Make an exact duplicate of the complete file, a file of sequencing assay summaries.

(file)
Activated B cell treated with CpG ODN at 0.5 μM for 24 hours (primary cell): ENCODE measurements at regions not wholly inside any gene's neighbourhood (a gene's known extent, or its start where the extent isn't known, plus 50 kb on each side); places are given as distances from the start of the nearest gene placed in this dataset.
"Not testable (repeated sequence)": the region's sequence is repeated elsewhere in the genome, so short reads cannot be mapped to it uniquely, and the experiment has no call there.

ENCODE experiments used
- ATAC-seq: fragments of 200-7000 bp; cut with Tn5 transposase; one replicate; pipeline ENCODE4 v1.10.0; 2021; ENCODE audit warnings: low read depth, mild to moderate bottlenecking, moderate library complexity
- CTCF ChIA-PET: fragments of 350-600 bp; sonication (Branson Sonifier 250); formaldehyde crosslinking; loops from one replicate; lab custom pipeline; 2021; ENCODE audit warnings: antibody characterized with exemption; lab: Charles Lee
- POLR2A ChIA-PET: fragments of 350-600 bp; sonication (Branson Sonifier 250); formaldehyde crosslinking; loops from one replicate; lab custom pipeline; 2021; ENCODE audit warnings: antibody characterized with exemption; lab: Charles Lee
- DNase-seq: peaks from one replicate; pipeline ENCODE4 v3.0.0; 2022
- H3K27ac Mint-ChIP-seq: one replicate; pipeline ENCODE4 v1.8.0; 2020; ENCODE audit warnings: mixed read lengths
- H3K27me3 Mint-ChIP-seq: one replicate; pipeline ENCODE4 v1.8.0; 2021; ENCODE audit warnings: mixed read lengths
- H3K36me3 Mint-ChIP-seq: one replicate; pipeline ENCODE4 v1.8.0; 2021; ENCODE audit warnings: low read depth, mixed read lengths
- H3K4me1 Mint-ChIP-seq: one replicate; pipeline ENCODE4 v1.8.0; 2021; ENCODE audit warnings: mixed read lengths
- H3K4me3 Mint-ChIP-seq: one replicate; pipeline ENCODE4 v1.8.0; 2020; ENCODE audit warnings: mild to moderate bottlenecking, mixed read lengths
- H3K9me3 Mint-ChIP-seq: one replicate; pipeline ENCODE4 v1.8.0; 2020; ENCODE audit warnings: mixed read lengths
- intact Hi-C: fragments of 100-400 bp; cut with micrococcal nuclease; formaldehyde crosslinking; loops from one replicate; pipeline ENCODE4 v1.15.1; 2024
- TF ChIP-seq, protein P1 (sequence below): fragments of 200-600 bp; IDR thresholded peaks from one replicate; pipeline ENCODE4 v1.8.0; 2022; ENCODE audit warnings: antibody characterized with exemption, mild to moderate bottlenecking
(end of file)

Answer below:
Activated B cell treated with CpG ODN at 0.5 μM for 24 hours (primary cell): ENCODE measurements at regions not wholly inside any gene's neighbourhood (a gene's known extent, or its start where the extent isn't known, plus 50 kb on each side); places are given as distances from the start of the nearest gene placed in this dataset.
"Not testable (repeated sequence)": the region's sequence is repeated elsewhere in the genome, so short reads cannot be mapped to it uniquely, and the experiment has no call there.

ENCODE experiments used
- ATAC-seq: fragments of 200-7000 bp; cut with Tn5 transposase; one replicate; pipeline ENCODE4 v1.10.0; 2021; ENCODE audit warnings: low read depth, mild to moderate bottlenecking, moderate library complexity
- CTCF ChIA-PET: fragments of 350-600 bp; sonication (Branson Sonifier 250); formaldehyde crosslinking; loops from one replicate; lab custom pipeline; 2021; ENCODE audit warnings: antibody characterized with exemption; lab: Charles Lee
- POLR2A ChIA-PET: fragments of 350-600 bp; sonication (Branson Sonifier 250); formaldehyde crosslinking; loops from one replicate; lab custom pipeline; 2021; ENCODE audit warnings: antibody characterized with exemption; lab: Charles Lee
- DNase-seq: peaks from one replicate; pipeline ENCODE4 v3.0.0; 2022
- H3K27ac Mint-ChIP-seq: one replicate; pipeline ENCODE4 v1.8.0; 2020; ENCODE audit warnings: mixed read lengths
- H3K27me3 Mint-ChIP-seq: one replicate; pipeline ENCODE4 v1.8.0; 2021; ENCODE audit warnings: mixed read lengths
- H3K36me3 Mint-ChIP-seq: one replicate; pipeline ENCODE4 v1.8.0; 2021; ENCODE audit warnings: low read depth, mixed read lengths
- H3K4me1 Mint-ChIP-seq: one replicate; pipeline ENCODE4 v1.8.0; 2021; ENCODE audit warnings: mixed read lengths
- H3K4me3 Mint-ChIP-seq: one replicate; pipeline ENCODE4 v1.8.0; 2020; ENCODE audit warnings: mild to moderate bottlenecking, mixed read lengths
- H3K9me3 Mint-ChIP-seq: one replicate; pipeline ENCODE4 v1.8.0; 2020; ENCODE audit warnings: mixed read lengths
- intact Hi-C: fragments of 100-400 bp; cut with micrococcal nuclease; formaldehyde crosslinking; loops from one replicate; pipeline ENCODE4 v1.15.1; 2024
- TF ChIP-seq, protein P1 (sequence below): fragments of 200-600 bp; IDR thresholded peaks from one replicate; pipeline ENCODE4 v1.8.0; 2022; ENCODE audit warnings: antibody characterized with exemption, mild to moderate bottlenecking